Like stromatolites, these other microbial mats hold minerals and sand particles in their matrix, preventing erosion of the land around them. After they die, the sand eventually turns to sandstone and preserves the mats as fossils.
Noffke and her team looked in Western Australia's Pilbara region for the community of fossil organisms turned to stone. Their discovery still needs additional scrutiny to confirm the age, but their study illustrates how diverse life was just a billion years after the planet formed.
As the Washington Post reported:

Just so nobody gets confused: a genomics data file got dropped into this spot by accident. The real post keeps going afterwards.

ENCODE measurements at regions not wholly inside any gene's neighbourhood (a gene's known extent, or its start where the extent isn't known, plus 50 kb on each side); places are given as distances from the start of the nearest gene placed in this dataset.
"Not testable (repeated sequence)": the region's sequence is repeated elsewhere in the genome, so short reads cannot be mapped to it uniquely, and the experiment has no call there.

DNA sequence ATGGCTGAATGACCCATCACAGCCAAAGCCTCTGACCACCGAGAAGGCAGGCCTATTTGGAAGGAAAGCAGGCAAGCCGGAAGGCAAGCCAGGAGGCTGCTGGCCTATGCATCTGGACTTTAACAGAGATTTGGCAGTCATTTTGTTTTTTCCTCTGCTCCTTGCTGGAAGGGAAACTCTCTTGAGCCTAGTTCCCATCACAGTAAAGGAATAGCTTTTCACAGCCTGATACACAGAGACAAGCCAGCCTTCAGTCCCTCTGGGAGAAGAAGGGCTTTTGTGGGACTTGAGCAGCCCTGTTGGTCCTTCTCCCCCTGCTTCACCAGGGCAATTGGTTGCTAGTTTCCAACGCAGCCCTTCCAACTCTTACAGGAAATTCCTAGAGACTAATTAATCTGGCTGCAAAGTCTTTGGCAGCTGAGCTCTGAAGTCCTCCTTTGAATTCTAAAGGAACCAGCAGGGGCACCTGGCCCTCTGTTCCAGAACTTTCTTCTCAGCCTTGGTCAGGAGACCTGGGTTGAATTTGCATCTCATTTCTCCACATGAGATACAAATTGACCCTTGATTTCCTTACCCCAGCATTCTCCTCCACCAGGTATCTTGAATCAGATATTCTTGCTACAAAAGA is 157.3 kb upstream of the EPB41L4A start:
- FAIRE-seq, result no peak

"It's not just finding this stuff that's interesting," says Alan Decho, a geobiologist at the University of South Carolina's Arnold School of Public Health. "It's showing that the life had some organization to it." Ridges that crisscross the rocks like strands in a spider web hint that primitive bacteria linked up in sprawling networks. Like their modern counterparts, they may have lived in the equivalent of microbial cities that hosted thousands of kinds of bacteria, each specialized for a different task and communicating with the others via chemical signals.